In the months after September 1, 1939, after war was declared but before Germany mounted its blitzkrieg offensive, observers were puzzled that Hitler was temporizing. They called it a Sitzkrieg, a sit-down war. Then, in the spring of 1940, the Nazis smashed through much of Europe in a matter of weeks.

Excuse the analogy, but political observers, waiting for the full ferocity of Koch brothers money, have been puzzled that the Republicans have allowed Democrats to take back some 39 Republican-held state legislature and city council seats, and not flooded the zone with cash. Has the right-wing money machine been overrated?

We will soon find out. More likely, the high rollers were sitting out the minor races, but the Sitzkrieg is over.

Now comes a higher-stakes contest—the special election on March 13 for Pennsylvania’s 18th Congressional District in greater Pittsburgh. The seat is vacant because the incumbent, a fiercely anti-abortion Republican named Tim Murphy, pressured his mistress to abort what turned out to be a false-alarm pregnancy, and resigned in disgrace. But I digress.

The Democrat, Conor Lamb, a Marine Corps captain and one-time federal prosecutor, was actually ahead of the lackluster Republican candidate, Rick Saccone, in the money derby, about $3.8 million raised to just $1 million for Saccone, according to last week’s filings.

But then the Republican money machine went into high gear. As of this week, according to a tabulationby The Wall Street Journal,

GOP-affiliated groups—including the National Republican Congressional Committee, the House GOP’s campaign arm; the Congressional Leadership Fund, a super PAC aligned with House Speaker Paul Ryan; the Republican National Committee; and two pro-Trump PACs, 45Committee and America First Action—have poured about $9.1 million into the Pittsburgh-area race.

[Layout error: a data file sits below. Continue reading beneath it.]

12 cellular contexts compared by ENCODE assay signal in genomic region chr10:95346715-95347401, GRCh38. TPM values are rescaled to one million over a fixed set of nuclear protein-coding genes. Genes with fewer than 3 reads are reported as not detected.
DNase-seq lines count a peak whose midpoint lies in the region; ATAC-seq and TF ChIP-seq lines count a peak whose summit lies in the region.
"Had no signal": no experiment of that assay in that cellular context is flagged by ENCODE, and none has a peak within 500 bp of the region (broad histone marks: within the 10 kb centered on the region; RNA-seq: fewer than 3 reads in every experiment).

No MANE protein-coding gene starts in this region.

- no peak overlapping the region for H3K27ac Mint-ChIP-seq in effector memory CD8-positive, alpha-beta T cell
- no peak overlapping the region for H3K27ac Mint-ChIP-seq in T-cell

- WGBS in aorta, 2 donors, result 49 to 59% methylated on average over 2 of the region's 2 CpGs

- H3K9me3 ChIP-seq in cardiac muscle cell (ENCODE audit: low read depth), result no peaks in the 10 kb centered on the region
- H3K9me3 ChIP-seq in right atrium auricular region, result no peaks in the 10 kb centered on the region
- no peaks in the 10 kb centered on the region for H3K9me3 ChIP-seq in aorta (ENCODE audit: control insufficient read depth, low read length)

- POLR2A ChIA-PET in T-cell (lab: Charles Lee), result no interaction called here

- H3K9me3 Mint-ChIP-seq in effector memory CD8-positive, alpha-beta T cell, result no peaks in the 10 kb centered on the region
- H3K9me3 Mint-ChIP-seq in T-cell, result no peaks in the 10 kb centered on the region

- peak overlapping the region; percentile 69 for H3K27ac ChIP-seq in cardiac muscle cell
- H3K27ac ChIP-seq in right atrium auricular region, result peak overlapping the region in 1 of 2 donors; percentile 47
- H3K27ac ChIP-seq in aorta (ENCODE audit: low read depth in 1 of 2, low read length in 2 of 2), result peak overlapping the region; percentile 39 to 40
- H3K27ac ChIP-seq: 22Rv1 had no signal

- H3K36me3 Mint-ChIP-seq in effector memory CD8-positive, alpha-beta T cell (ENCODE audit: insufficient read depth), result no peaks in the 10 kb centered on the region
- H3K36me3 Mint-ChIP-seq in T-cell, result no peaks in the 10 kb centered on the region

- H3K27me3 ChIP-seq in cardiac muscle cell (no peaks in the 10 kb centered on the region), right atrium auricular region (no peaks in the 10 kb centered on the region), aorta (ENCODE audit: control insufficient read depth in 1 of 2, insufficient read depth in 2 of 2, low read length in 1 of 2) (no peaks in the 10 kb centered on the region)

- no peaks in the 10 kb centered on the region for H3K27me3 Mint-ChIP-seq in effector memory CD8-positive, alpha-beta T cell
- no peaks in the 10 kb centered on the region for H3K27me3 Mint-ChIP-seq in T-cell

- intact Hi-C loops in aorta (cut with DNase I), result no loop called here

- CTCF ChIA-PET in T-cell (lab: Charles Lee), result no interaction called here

Saccone, now flush with cash, is flooding the airwaves with negative ads, branding Lamb a tool of House Democratic leader Nancy Pelosi and of course of Hillary Clinton. Will it work?

This is steel country. Trump is coming to campaign for Saccone, and you have to wonder about the timing of his steel tariff announcement.

Trump carried the district by 19 points, but recent polls have shown Democrat Lamb narrowly ahead. The district has a slight Democratic registration, even though the disgraced Murphy regularly carried it by double digits.

If big money makes a big difference in this race, it is a warning to Democrats counting on a blue wave in November. And if the Republican loses or even notches a narrow win, it will be a sign that even Koch money can’t buy you love.